The song should help Rowland further establish her own identity as a solo artist, nearly 12 years after the fact. Though she's had success as a guest vocalist (most notably Nelly's "Dilemma," which topped the Hot 100 for 10 weeks in 2002) and in dance (David Guetta collaborations "When Love Takes Over" and "Commander," each of which topped the Dance Club Songs chart), Rowland had only a handful of hits in her core genre of R&B until 2011's "Motivation." The Lil Wayne collaboration topped the R&B Songs tally, reached No. 17 on the Hot 100 and achieved platinum sales-making it her most successful single as a lead artist to date, surpassing 2002's "Stole," which reached No. 27 on the Hot 100.

Rowland's A&R reps at Republic wanted to capitalize on the success of "Motivation" and shaped the rest of "Talk a Good Game" with that track's ultra-modern, pillow-talk vibe in mind. Though the album features 12 tracks, more than 70 were recorded for the project with a variety of producers-including Jimmy Jam & Terry Lewis, whose sessions were ultimately scrapped. Instead, producers of the moment like Boi-1da and T-Minus make contributions, and Lil Wayne ("Ice") and Pharrell ("Feet to the Fire") are among the other featured vocalists.

"This is the first album she's made where she's really put everything into it as an artist and a songwriter, even when it meant working with people she wasn't initially thinking about," Republic senior VP of A&R Wendy Goldstein says. "We wanted to support and allow her to make the record we all knew was really in her and give her the freedom and access to do that."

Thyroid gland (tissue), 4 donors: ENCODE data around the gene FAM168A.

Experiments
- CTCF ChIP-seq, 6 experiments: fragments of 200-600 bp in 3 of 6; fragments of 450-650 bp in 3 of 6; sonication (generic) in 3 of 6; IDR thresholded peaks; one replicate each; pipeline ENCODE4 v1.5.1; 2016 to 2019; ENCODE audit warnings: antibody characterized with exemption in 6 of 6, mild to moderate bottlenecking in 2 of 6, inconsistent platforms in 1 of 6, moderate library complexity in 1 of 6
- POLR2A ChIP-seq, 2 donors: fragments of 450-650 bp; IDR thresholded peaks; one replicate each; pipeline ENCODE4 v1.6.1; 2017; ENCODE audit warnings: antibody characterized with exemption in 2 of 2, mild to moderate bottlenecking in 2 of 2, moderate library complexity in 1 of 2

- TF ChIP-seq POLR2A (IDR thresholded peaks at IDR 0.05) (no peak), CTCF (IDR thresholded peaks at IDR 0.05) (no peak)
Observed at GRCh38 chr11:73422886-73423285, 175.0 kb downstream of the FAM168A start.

Rowland gets explicit on another collaboration with The-Dream, the futuristic sex jam "Skywalker," where she wishes she could clone her boyfriend's, uh, light saber for "the times that you're not around." A pair of tracks produced by Harmony Samuels, "Gone" (featuring Wiz Khalifa) and "Down on Love," are melodic goodbyes to an ex, with interpolations of Joni Mitchell's "Big Yellow Taxi" and the Whispers' "Rock Steady," respectively, woven in. Later, on "You Changed," another Samuels-produced track, Rowland reunites with Beyoncé and Michelle Williams to gang up on a former lover ("You should get yourself admitted don't delay/ You let the ball drop/ Too bad for you... My whole life's been amazing," Beyoncé sings on the second verse.)

Rowland also pops up on The-Dream's new album, "IV Play," on a track called "Where Have You Been," the result of a multiple-project collaboration that has also led to a month-long tour between the two artists that began May 24. "We're both excited, and are on the phone every other day with new ideas," Rowland says in late April of the 10-city tour, dubbed Lights Out. "It's going to be a fun, intimate and sexy show. I'm in a place where I am really enjoying performing and the tour can't come fast enough."

That will include making a showcase moment out of "Dirty Laundry," which Rowland envisions as "me, a light and a mic." That Rowland even got to a place where she could perform the song is enough of an accomplishment for The-Dream. "The first time we did it I was like, 'I know this isn't a song you sing, but I'd rather you feel this than to hit the notes you need to hit.' I had no idea how talented she was at vocals, and she just drove it out there," he says. "Forget the rest of it, about the business and all that. Just knowing she feels and felt was great enough for me, even if nobody heard the record. It's an Earth-stopper. It's going to take a couple weeks for people to let it soak in."